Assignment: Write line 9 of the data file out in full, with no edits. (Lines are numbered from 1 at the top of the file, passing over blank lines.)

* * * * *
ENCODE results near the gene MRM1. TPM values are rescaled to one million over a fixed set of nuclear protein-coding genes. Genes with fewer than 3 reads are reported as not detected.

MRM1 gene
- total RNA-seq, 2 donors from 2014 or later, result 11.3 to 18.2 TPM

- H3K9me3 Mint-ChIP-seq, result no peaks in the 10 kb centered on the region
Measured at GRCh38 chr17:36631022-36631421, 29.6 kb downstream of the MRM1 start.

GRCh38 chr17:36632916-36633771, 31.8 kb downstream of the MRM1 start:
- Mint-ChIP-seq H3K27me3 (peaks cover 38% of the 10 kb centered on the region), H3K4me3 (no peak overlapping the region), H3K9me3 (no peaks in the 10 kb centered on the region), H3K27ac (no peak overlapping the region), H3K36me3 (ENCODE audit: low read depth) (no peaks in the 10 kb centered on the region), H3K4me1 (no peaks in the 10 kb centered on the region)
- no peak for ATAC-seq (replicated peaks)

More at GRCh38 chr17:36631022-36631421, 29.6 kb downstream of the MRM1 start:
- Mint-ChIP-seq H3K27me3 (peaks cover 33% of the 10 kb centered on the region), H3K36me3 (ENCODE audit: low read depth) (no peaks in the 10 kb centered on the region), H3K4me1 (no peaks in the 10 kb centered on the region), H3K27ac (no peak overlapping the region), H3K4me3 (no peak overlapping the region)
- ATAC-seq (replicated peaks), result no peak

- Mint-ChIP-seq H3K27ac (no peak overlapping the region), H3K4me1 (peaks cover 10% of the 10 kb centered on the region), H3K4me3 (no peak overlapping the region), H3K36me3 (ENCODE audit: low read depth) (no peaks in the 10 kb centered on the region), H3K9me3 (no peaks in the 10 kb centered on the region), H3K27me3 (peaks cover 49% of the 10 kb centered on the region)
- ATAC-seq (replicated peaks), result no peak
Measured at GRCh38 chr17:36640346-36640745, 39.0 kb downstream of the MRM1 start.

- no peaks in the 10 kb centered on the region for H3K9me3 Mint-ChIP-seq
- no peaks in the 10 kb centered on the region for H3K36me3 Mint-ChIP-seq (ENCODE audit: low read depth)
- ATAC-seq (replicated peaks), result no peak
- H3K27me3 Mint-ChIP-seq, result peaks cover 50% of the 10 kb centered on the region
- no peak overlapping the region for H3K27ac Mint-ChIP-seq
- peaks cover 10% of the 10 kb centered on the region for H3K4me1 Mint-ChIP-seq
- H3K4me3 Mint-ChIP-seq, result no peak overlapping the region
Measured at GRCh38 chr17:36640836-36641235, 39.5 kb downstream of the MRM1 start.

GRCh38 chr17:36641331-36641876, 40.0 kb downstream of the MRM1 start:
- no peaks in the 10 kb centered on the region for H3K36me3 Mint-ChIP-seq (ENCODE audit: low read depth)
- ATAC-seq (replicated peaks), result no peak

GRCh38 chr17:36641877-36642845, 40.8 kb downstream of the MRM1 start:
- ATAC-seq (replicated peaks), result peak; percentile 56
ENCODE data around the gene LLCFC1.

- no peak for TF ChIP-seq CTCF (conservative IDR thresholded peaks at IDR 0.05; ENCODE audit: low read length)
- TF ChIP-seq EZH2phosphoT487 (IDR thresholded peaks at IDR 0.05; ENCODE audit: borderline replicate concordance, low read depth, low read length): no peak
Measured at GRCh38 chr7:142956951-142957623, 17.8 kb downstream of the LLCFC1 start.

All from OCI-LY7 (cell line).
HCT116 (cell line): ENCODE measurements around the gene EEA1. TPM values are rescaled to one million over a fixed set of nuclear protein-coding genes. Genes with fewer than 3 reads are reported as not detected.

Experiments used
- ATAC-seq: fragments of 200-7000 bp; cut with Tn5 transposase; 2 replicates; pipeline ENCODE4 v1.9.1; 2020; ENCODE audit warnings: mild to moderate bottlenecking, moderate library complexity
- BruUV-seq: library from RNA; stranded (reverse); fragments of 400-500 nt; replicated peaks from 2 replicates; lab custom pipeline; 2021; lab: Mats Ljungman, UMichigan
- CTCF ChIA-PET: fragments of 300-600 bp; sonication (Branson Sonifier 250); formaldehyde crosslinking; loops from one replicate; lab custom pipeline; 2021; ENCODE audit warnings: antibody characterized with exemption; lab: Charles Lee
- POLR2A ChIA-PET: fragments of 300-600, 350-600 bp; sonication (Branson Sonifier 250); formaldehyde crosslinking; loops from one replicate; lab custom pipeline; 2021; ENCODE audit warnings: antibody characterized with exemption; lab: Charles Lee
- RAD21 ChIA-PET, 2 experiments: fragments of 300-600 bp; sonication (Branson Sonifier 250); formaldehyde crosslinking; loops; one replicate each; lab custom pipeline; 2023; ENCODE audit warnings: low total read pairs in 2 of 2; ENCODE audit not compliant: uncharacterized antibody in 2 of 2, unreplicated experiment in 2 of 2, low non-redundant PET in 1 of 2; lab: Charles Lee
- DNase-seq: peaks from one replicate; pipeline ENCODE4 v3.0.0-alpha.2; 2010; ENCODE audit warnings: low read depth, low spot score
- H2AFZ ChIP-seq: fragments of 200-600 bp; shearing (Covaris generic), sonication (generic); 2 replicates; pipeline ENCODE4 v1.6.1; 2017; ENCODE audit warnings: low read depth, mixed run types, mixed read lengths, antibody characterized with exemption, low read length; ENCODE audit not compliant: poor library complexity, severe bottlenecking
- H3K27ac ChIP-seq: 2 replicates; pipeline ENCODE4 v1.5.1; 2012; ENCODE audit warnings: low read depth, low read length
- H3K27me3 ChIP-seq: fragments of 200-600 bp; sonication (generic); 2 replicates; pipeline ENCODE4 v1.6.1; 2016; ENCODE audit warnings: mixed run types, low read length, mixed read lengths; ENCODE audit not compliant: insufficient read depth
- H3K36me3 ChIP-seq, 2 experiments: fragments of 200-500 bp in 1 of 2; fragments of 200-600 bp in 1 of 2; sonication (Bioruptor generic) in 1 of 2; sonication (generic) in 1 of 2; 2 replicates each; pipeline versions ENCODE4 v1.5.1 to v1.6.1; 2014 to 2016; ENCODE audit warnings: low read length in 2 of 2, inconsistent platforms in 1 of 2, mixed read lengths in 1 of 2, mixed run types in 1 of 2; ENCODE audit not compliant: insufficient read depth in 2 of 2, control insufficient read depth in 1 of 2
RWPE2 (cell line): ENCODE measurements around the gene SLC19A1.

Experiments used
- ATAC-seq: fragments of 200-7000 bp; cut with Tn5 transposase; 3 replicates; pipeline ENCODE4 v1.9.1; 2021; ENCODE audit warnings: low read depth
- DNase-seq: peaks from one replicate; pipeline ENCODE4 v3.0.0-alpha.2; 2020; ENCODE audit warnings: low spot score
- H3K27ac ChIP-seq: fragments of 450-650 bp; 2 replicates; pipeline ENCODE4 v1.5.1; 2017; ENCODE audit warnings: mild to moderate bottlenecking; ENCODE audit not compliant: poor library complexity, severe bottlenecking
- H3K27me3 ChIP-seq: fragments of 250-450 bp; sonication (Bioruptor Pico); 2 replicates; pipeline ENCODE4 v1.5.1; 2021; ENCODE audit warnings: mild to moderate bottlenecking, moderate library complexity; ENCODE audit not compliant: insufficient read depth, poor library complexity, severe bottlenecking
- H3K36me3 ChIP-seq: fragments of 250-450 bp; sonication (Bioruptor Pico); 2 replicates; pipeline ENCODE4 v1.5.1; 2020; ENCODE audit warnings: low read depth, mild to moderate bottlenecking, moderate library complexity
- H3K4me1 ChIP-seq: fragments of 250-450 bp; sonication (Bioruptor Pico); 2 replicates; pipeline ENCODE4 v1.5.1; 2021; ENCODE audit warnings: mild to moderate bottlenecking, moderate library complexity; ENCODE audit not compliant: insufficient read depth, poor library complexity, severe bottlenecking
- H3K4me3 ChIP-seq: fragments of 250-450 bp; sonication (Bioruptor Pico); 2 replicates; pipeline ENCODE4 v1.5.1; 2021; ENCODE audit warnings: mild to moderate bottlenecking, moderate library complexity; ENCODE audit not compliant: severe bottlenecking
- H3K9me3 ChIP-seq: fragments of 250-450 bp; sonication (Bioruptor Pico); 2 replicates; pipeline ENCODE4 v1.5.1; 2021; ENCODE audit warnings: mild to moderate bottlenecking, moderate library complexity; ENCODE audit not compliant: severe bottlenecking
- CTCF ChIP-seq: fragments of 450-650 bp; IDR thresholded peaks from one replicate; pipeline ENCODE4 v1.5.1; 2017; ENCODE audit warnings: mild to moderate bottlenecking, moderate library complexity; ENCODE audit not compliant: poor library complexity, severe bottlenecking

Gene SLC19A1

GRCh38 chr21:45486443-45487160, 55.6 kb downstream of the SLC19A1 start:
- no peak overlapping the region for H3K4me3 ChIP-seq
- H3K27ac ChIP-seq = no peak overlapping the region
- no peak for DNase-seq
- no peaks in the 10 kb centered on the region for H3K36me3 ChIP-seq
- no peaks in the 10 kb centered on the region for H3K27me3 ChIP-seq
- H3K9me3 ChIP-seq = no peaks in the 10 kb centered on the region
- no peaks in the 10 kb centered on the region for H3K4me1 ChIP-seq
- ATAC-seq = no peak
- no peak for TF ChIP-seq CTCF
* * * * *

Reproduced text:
More at GRCh38 chr17:36631022-36631421, 29.6 kb downstream of the MRM1 start: